Stinky & Sticky
A fermentation festival
with The Fermentary

Sandor Katz, Sharon Flynn, Dani Valent
Tony Tan, Martin Boetz, Harry Mangat
24 February 2020

“Though consumer action can take many creative and powerful forms, we do not have to be reduced to the role of consumers selecting from seductive convenience items. We can merge appetite with activism and choose to involve ourselves in food as co-creators.” Sandor Ellix Katz

In partnership with The Fermentary, Sticky and Stinky was a day-long event which celebrated a love for fermentation and the work that acclaimed author Sandor Ellix Katz has inspired. This was part of the Ferment Yourself Wild tour with The Fermentary and hoped to take a deep dive into the unusual and eclectic world of fermentation. For the uninitiated, Sandor Ellix Katz is a James Beard Award winner, New York Times bestseller and a fermentation revivalist. His books, “The Art of Fermentation” and “Wild Fermentation”, have helped to catalyze a revival in the art of preserving food.

When one first forays into the world of fermentation, the word that often comes up is culture. Coming from the Latin term cultura, culture means “to cultivate”. In the case of fermentation, culture literally relates to cultivating microorganisms to produce a food product. We call starters that we add to milk to initiate fermentation, cultures.

On a broader sense, culture also constitutes the agricultural and culinary techniques that humans pass from generation to generation. Though preservation used to be at the heart of our culture, somewhere along the way, we stopped making our own pickles and ferments. Many of our artisanal food traditions are disappearing as we leave these ferments to machines. At the same time, these industrialised processes, while satisfying our desire for speed and instant gratification, have led to sacrifices in flavor that only time can provide.

The importance of preserving our preservation culture and relearning these artisanal techniques was brought to light at the event. Mediated by Dani Valent, the panel included food luminaries Sharon Flynn, Martin Boetz, Tony Tan and Harry Mangat. The narratives and perspectives shared communicated the well-needed consideration of the processes through which we can preserve and embed recipes and rituals in our future culture.

Preservation techniques are vibrant in Japanese, Korean and European cultures; think, kimchi, miso, natto and koji, sauerkraut and cheese, for starters. Many of these ferments are now commonplace in supermarkets and cookbooks and have paved the way in generating interest and conversation around fermentation and preservation. However, there are so many other unexplored ferments from lesser known cuisines and cultures – all of which are pertinent to having a vibrant food conversation.

As the name of the event suggests, the day explored some of the smellier ferments – to learn how to ferment them, how to cook them and how to enjoy them. There was a focus on some of the lesser-known Chinese preservation practices, some of which have sadly been industrialized.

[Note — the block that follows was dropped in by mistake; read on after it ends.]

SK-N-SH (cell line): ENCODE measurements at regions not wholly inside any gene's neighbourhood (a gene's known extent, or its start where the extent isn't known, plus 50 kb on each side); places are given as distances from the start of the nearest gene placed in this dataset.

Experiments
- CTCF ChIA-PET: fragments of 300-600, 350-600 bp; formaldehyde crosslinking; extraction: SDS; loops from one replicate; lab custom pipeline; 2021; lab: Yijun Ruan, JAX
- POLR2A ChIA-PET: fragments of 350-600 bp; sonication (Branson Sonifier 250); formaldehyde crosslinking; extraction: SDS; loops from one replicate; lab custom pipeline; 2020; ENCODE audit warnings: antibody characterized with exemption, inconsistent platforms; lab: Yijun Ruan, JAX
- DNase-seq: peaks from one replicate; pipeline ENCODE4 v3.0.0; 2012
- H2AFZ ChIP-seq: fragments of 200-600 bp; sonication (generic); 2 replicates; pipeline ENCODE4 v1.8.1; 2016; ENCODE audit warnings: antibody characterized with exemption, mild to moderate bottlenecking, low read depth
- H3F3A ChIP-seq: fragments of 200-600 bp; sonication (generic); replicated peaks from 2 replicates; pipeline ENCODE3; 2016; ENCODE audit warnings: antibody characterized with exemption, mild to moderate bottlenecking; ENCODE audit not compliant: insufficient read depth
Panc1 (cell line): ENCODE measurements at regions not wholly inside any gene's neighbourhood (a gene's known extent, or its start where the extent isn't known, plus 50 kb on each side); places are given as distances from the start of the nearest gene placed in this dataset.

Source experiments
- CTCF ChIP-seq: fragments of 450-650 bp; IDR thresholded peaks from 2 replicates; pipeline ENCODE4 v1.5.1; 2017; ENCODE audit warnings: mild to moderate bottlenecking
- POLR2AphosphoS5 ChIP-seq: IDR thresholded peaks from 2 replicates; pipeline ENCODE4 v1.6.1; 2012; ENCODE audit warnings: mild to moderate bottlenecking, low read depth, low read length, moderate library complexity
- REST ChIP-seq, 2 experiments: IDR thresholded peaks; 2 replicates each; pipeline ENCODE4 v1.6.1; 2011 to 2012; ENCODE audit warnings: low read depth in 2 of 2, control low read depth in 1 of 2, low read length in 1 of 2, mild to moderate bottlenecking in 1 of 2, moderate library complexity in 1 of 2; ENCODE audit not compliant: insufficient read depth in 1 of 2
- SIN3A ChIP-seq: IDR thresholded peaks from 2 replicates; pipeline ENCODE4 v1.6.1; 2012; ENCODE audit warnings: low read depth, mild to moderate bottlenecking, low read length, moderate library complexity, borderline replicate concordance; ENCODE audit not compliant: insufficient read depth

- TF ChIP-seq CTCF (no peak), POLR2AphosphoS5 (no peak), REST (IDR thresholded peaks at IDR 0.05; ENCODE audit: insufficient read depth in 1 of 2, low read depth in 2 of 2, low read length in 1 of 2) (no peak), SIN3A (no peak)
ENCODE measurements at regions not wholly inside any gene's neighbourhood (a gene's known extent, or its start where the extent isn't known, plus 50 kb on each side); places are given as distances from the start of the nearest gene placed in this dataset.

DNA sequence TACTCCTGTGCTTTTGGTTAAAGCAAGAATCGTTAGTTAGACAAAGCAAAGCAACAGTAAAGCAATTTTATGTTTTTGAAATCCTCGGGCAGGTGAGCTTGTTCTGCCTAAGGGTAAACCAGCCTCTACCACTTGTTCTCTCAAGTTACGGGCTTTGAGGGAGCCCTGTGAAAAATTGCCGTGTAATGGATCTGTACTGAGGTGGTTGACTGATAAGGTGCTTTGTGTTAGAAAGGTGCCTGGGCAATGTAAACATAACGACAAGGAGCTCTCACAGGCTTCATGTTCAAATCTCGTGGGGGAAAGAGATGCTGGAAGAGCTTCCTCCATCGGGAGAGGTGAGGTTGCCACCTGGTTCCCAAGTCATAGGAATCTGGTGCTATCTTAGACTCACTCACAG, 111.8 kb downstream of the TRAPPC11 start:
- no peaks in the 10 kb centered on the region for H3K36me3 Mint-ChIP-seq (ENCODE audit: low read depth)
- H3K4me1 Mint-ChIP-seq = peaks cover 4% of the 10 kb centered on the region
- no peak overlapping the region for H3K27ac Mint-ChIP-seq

One of the ferments explored on the day was hairy tofu, also known as mao tofu, a fermented tofu that is covered with mold akin to white fur. While modern factories use quicker methods to mass-produce this tofu, the slow fermentation of tofu allows for a deeper, richer flavour. Fried and served up with a fiery black bean and chilli sauce, the tofu’s hair crisped up while the center was tender and moist, its taste slightly sour with earthy undertones.

To live up to the name of the event, tempoyak was prepared from durian, arguably the world’s most pungent fruit. Tempoyak is a Malay condiment, resulting when durian is salted and aged at room temperature, that develops notes of pineapple in the fermentation process. As a treat for the participants, Tony Tan tossed the tempoyak with steamed rice and fresh herbs such as kaffir lime leaves and coriander leaves.

With the preparation of naem, a spotlight was also shone on Thai cooking, a cuisine whereby preservation has been less recognized. Naem is commonly used to refer to soured pork sausages, but can also refer to the fermentation style used to sour these sausages, so it can be understood in the context of both a noun and a modifier. The hallmark of naem is a sourness of the finished meat product, which comes from the process of lactic acid bacteria digesting the sugar from the sticky rice and transforming it into lactic acid. A sticky rice and garlic paste was applied to Berkshire pork from the Longhouse farm and allowed to ferment, and served up for dinner.

Like Michael Pollan puts it, to ferment your own food is to “lodge an eloquent protest – of the senses – against the homogenization of flavours and food experiences now rolling like a great, undifferentiated lawn across the globe”.

If the Coronavirus pandemic has shown us anything, it is how we have been such passive consumers, dependent on a fragile economy. Learning the art of fermentation and taking an active role in preserving our preservation culture is a declaration of independence. In so doing, we can create unique products which express ourselves and the places in which we inhabit. Because your naem or hairy tofu will be nothing like mine or anyone else’s.

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